Sometimes it's more than just a meal

Tyler Clarke
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Betty Thompson dishes out cheese and hot dogs at the Salvation Army soup kitchen in downtown Prince Albert on Saturday. 

The Daily Herald met up with a handful of members from Lake Park Baptist Church as they set up Soup on Saturday at the Salvation Army soup kitchen on July 5.

“Would you like cheese?” Betty Thompson asked with her eyes squinted in a welcoming smile.

The small-framed senior lady’s beaming smile landed on a gruff-looking lumbering man of about 40, with sleeve tattoos covering both arms.

Although he didn’t return the smile with the same intensity, his demeanor lightened up for a moment as he responded with a courteous, “Yes, please.”

This is the kind of thing that Soup on Saturday is all about, organizer Patty Anderson said while volunteers prepared this week’s meal -- hot dogs, fried onions and macaroni and cheese.

By 10:30 a.m. -- a half-hour before opening -- people had already started lining up for a free meal outside of the Salvation Army soup kitchen in downtown Prince Albert.

For some people, this is their only meal of the day, Anderson said. Sometimes people show up twice -- first when they open at 11 a.m., and again shortly before their 1 p.m. closing time.

That’s OK, she’s concluded. They need it.

Reflecting on the group gathering outside and periodically peering into the windows, Anderson said that she’d never be able to fully relate to them.

Although she grew up in a household of 10 children, she always received the love and support she needed to succeed in life.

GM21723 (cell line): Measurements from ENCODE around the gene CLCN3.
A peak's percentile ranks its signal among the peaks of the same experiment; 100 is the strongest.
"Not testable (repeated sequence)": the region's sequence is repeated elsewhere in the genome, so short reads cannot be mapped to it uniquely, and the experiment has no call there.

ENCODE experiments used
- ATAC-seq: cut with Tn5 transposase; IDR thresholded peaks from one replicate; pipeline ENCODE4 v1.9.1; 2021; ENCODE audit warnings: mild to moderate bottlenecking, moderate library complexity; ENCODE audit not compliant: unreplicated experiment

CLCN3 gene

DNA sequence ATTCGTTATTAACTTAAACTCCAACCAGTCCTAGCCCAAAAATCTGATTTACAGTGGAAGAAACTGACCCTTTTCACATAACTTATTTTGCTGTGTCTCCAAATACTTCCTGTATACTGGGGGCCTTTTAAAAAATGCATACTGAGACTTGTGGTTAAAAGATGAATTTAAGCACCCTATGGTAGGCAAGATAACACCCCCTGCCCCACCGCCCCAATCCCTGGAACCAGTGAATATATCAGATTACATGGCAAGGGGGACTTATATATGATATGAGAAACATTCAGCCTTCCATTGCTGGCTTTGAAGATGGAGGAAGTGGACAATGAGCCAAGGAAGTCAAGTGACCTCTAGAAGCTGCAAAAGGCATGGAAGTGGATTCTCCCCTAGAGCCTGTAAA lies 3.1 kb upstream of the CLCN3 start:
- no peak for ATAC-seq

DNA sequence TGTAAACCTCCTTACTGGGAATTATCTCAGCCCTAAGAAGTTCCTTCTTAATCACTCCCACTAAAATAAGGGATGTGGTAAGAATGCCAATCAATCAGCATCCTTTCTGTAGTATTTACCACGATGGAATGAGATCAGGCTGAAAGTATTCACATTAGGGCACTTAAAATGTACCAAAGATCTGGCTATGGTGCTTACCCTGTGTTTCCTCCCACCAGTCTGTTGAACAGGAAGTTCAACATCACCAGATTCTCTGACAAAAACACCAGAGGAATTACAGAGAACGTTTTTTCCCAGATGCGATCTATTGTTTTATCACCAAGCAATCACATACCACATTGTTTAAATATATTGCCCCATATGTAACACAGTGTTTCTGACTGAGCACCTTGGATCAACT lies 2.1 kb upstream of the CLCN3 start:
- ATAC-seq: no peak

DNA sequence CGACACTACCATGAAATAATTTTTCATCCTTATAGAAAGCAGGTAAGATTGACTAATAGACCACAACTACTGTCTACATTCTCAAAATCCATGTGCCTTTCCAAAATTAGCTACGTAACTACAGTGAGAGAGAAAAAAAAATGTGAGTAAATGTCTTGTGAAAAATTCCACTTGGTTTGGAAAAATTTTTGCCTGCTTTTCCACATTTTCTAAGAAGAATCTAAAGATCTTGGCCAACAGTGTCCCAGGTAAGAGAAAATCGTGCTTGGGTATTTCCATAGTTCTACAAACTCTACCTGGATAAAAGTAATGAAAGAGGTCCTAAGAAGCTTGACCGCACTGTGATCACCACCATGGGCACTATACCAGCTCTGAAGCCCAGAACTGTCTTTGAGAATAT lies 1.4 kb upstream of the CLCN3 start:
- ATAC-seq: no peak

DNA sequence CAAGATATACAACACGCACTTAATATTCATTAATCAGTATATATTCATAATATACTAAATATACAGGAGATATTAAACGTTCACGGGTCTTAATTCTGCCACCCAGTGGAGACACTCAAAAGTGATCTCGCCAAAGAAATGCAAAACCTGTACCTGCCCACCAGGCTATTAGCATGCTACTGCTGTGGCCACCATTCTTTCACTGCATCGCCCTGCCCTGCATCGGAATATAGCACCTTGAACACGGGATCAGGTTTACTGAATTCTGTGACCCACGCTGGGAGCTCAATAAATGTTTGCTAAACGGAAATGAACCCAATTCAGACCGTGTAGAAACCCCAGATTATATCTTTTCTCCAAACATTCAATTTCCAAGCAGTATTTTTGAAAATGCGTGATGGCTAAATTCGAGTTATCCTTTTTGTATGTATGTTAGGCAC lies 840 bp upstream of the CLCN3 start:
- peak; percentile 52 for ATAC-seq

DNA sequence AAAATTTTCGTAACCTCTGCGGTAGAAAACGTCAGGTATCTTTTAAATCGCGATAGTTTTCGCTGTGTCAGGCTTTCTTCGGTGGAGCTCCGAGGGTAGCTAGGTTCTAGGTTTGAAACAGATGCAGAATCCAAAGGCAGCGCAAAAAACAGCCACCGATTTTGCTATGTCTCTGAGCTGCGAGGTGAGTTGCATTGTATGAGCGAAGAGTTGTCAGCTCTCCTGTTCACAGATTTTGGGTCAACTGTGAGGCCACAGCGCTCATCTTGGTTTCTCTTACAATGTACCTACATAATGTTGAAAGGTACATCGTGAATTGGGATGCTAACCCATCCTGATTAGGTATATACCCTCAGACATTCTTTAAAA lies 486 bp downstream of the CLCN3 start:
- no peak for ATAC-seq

“Not everybody had the same start you had -- the same opportunities,” she said.

Although they come from different backgrounds, Anderson and other Soup on Saturday volunteers are keen on listening.

You’re not here to try and sort out their problems ... All we can do is encourage them in some way or another. Patty Anderson

And, if those receiving a free meal feel like it, they can listen, too.

Organized by the Open Door Church of the Nazarene, the weekly Soup on Saturday is hosted and paid for by a rotating group of local area churches, with an average of about 100 people showing up every week for a free meal.

This week’s volunteers were from Lake Park Baptist Church -- a large building on the side of Highway 3 between Muskoday First Nation and Birch Hills.

For Birch Hills resident Betty Thompson and her husband Norman, helping out with preparing and dishing out a Soup on Saturday meal is in keeping with their faith.

“We have something to give and it doesn’t take much of our time, really,” Betty said with a shrug.

“Many of them say ‘thank you very much.’ We don’t do it for thanks, but we can tell that it means something to them.”

It’s easy to get sucked into wanting to help set people’s lives on the right track, Anderson said -- an upsetting mind frame to be in since it’s easier said than done.

“You’re not here to try and sort out their problems,” she said. “All we can do is encourage them in some way or another.”

For at least one man on Saturday, Betty Thompson’s warm smile served as a subtle reminder that people care.

Organizations: Salvation Army, Open Door Church of the Nazarene

Geographic location: Prince Albert, Birch Hills

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